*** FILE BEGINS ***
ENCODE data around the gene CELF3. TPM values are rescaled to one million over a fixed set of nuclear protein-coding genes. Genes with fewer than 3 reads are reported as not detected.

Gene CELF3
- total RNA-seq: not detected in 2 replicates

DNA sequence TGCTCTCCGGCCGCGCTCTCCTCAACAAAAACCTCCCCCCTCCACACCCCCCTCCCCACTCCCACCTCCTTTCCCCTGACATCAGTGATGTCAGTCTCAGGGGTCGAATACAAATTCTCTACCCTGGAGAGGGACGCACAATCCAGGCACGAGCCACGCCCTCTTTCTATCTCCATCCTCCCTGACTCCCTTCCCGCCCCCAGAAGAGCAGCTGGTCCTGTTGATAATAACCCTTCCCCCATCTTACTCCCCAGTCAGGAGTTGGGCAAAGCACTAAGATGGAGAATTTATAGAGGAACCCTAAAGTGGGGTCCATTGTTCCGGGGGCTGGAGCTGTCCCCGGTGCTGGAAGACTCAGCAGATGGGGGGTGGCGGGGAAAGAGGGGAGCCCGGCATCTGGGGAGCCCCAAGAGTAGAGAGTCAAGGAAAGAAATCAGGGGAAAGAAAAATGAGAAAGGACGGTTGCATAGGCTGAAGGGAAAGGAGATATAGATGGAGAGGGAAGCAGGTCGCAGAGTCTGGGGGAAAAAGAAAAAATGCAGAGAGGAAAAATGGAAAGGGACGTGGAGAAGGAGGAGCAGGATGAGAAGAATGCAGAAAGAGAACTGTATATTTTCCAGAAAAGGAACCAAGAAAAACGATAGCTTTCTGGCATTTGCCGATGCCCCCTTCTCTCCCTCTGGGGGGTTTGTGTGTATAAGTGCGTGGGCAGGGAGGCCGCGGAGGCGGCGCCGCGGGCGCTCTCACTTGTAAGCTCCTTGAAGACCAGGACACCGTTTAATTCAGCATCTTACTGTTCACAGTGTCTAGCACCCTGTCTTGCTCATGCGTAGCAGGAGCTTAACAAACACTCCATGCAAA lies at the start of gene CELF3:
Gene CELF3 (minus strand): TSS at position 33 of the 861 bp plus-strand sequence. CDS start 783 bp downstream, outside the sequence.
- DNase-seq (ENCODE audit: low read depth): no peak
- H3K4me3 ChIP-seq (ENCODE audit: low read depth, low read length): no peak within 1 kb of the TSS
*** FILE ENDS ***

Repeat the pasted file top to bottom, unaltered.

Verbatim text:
ENCODE data around the gene CELF3. TPM values are rescaled to one million over a fixed set of nuclear protein-coding genes. Genes with fewer than 3 reads are reported as not detected.

Gene CELF3
- total RNA-seq: not detected in 2 replicates

DNA sequence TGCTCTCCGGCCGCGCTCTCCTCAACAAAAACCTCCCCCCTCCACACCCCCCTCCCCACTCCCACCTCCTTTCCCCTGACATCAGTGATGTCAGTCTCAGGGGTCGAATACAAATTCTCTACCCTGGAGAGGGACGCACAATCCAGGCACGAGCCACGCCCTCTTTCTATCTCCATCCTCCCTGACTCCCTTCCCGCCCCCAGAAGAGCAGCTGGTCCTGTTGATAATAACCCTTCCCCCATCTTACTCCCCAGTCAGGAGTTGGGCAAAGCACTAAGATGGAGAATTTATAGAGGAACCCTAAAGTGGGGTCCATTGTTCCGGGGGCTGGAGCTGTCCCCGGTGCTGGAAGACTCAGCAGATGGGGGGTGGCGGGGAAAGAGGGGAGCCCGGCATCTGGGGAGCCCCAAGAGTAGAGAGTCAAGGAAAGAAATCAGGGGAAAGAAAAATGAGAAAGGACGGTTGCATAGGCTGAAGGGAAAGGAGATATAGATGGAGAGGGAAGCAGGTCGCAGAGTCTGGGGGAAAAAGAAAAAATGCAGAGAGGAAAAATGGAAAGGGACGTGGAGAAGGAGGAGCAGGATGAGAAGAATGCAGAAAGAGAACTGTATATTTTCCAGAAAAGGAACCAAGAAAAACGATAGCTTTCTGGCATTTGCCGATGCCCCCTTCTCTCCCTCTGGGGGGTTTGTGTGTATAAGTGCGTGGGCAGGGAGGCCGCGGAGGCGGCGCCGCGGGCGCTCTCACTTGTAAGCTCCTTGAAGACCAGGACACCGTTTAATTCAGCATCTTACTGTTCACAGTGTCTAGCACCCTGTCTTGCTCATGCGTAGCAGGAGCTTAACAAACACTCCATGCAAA lies at the start of gene CELF3:
Gene CELF3 (minus strand): TSS at position 33 of the 861 bp plus-strand sequence. CDS start 783 bp downstream, outside the sequence.
- DNase-seq (ENCODE audit: low read depth): no peak
- H3K4me3 ChIP-seq (ENCODE audit: low read depth, low read length): no peak within 1 kb of the TSS